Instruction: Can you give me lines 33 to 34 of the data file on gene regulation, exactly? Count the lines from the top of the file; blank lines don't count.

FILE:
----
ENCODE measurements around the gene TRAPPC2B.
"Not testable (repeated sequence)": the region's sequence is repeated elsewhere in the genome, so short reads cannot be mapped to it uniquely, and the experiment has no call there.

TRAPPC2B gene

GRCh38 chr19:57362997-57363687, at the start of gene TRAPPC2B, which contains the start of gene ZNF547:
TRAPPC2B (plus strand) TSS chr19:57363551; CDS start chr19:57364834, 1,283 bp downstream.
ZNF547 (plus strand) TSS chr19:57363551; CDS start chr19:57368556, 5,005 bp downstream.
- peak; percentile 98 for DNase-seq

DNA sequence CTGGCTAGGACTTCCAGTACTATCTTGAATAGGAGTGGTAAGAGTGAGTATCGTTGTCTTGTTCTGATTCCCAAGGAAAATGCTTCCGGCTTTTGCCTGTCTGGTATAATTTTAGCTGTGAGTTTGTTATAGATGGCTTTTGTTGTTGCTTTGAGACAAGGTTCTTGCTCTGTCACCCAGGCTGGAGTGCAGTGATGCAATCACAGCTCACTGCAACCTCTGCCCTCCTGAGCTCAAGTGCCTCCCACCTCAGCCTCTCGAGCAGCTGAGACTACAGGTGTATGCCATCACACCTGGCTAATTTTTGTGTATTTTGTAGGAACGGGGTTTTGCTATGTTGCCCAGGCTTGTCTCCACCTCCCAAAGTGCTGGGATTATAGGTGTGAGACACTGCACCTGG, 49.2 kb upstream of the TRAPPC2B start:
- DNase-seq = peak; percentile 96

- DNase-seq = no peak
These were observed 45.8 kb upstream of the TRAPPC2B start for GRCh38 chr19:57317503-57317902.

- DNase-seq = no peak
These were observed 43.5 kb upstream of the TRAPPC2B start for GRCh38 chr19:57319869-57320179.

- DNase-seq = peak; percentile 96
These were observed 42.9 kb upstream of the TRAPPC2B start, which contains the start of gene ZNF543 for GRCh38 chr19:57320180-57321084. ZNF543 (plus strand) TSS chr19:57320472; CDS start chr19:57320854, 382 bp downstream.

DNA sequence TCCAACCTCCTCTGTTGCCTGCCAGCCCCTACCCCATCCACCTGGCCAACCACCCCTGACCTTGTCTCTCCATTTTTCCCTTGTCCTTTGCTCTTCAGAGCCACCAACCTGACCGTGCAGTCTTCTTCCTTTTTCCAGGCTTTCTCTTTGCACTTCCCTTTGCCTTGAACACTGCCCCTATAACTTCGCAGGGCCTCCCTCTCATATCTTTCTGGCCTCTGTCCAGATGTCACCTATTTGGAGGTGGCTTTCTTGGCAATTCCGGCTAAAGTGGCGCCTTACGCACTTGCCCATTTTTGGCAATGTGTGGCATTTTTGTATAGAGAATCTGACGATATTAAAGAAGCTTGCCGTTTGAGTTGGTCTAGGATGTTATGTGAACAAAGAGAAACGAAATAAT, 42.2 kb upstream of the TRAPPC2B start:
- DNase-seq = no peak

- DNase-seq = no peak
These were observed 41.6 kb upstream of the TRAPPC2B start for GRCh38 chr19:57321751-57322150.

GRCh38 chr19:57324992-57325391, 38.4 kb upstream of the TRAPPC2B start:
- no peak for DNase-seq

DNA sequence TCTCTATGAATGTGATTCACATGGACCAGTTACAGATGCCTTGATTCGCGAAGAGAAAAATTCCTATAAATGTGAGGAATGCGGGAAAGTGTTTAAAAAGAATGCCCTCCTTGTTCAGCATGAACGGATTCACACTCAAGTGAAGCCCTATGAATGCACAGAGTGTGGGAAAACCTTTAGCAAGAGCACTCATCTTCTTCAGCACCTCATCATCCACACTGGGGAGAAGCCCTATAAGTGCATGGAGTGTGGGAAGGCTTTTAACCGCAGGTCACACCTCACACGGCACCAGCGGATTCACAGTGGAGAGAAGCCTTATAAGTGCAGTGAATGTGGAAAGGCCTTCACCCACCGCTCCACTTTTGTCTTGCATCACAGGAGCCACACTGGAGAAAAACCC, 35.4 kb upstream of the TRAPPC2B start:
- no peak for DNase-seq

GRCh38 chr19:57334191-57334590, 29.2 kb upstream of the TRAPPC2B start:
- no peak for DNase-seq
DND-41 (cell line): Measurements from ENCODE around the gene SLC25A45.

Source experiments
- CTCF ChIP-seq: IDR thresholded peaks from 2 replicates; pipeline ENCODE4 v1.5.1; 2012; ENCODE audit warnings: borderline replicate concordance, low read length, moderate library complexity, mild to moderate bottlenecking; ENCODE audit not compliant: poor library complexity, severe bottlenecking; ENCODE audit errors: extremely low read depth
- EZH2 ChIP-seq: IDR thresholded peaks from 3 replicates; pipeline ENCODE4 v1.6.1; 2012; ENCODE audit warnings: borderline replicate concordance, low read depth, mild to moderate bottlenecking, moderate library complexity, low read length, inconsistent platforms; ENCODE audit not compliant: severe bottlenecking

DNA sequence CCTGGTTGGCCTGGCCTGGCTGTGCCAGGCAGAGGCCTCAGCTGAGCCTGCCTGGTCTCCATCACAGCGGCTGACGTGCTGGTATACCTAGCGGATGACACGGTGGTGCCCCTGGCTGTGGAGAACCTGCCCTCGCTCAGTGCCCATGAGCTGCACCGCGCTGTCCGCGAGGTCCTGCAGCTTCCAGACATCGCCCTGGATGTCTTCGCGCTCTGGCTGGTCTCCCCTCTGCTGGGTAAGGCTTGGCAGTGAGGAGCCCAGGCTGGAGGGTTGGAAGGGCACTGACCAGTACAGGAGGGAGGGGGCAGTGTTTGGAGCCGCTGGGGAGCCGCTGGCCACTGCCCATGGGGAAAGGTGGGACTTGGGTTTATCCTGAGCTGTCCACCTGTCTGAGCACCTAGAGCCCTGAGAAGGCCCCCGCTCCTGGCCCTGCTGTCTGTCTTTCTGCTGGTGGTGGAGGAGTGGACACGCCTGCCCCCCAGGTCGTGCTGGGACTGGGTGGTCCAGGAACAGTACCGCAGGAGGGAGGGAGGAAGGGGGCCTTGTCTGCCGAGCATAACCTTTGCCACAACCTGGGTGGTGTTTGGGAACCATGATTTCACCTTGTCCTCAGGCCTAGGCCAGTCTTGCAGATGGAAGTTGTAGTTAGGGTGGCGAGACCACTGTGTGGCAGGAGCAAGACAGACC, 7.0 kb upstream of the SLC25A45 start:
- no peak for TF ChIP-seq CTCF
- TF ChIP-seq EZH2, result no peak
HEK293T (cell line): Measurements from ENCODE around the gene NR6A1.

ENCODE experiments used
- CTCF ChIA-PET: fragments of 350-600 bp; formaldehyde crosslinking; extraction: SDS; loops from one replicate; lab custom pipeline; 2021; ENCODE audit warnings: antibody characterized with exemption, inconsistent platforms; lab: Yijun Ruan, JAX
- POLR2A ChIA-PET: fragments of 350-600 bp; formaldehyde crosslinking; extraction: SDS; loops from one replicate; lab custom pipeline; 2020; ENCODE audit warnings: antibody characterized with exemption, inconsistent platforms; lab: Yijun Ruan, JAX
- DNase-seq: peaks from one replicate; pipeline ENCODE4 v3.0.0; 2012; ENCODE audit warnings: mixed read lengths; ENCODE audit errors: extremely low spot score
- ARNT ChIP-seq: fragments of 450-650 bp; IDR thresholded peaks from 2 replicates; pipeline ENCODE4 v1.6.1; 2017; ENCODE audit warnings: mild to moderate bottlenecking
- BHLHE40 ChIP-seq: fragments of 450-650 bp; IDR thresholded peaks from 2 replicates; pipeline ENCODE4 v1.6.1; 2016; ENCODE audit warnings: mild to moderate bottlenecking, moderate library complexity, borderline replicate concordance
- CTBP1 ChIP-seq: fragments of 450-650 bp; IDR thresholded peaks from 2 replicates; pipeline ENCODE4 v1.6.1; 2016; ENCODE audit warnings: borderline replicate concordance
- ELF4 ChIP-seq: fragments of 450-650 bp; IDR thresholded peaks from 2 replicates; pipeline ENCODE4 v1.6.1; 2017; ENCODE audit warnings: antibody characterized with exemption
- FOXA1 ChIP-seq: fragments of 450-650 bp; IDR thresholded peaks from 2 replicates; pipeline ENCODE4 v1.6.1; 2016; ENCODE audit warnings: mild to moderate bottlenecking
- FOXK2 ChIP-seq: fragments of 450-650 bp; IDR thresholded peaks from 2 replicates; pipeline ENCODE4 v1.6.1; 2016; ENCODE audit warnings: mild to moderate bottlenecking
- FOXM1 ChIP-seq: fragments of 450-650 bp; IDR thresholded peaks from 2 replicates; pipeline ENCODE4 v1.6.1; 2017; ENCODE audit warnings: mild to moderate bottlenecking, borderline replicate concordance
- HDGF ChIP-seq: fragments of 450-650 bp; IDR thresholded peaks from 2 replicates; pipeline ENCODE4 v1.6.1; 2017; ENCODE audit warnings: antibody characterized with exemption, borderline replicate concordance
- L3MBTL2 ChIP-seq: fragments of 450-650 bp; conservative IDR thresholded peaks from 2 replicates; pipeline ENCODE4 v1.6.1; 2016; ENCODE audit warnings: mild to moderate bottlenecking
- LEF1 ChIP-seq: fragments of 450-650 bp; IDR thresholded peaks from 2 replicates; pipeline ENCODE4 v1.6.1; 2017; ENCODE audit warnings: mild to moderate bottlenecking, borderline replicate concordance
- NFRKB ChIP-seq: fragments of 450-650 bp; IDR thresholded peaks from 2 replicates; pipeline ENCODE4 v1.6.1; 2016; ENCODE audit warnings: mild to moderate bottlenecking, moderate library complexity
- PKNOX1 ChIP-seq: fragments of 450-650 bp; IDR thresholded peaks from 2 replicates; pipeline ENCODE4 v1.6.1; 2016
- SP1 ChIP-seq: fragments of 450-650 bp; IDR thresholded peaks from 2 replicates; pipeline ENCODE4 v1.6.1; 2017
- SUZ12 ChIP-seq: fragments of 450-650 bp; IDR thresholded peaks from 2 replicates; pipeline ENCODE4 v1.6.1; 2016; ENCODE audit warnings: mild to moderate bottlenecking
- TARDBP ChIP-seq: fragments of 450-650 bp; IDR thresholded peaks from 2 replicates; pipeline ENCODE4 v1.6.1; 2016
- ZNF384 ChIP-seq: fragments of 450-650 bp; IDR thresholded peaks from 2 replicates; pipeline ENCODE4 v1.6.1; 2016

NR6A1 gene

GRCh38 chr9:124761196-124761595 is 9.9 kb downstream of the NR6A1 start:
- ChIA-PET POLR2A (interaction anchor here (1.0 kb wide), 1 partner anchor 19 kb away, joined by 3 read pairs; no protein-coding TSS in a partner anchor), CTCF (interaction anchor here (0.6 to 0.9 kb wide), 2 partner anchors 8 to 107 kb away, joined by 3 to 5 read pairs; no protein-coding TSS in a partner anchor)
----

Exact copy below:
HEK293T (cell line): Measurements from ENCODE around the gene NR6A1.

ENCODE experiments used